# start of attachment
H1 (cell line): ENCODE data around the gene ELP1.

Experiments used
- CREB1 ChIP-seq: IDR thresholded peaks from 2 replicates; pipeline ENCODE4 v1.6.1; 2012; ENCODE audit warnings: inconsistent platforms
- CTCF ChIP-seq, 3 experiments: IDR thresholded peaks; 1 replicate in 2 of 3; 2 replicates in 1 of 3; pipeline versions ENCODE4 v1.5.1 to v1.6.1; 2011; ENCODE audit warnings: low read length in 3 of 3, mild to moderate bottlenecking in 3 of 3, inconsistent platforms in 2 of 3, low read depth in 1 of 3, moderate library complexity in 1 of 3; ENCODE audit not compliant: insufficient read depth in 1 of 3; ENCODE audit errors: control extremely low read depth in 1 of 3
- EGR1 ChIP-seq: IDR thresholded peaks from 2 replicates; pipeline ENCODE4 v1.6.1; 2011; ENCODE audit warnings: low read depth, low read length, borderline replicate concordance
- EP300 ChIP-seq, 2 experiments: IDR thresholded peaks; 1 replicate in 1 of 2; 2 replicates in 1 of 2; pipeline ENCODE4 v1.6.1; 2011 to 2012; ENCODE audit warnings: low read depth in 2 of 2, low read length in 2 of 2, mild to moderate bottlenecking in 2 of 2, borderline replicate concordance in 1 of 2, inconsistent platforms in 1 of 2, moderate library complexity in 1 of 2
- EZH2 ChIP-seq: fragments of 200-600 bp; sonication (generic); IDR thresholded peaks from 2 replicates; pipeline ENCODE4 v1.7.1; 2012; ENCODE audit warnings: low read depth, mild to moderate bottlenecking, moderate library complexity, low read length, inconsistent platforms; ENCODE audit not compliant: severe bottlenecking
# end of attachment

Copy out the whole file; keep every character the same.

H1 (cell line): ENCODE data around the gene ELP1.

Experiments used
- CREB1 ChIP-seq: IDR thresholded peaks from 2 replicates; pipeline ENCODE4 v1.6.1; 2012; ENCODE audit warnings: inconsistent platforms
- CTCF ChIP-seq, 3 experiments: IDR thresholded peaks; 1 replicate in 2 of 3; 2 replicates in 1 of 3; pipeline versions ENCODE4 v1.5.1 to v1.6.1; 2011; ENCODE audit warnings: low read length in 3 of 3, mild to moderate bottlenecking in 3 of 3, inconsistent platforms in 2 of 3, low read depth in 1 of 3, moderate library complexity in 1 of 3; ENCODE audit not compliant: insufficient read depth in 1 of 3; ENCODE audit errors: control extremely low read depth in 1 of 3
- EGR1 ChIP-seq: IDR thresholded peaks from 2 replicates; pipeline ENCODE4 v1.6.1; 2011; ENCODE audit warnings: low read depth, low read length, borderline replicate concordance
- EP300 ChIP-seq, 2 experiments: IDR thresholded peaks; 1 replicate in 1 of 2; 2 replicates in 1 of 2; pipeline ENCODE4 v1.6.1; 2011 to 2012; ENCODE audit warnings: low read depth in 2 of 2, low read length in 2 of 2, mild to moderate bottlenecking in 2 of 2, borderline replicate concordance in 1 of 2, inconsistent platforms in 1 of 2, moderate library complexity in 1 of 2
- EZH2 ChIP-seq: fragments of 200-600 bp; sonication (generic); IDR thresholded peaks from 2 replicates; pipeline ENCODE4 v1.7.1; 2012; ENCODE audit warnings: low read depth, mild to moderate bottlenecking, moderate library complexity, low read length, inconsistent platforms; ENCODE audit not compliant: severe bottlenecking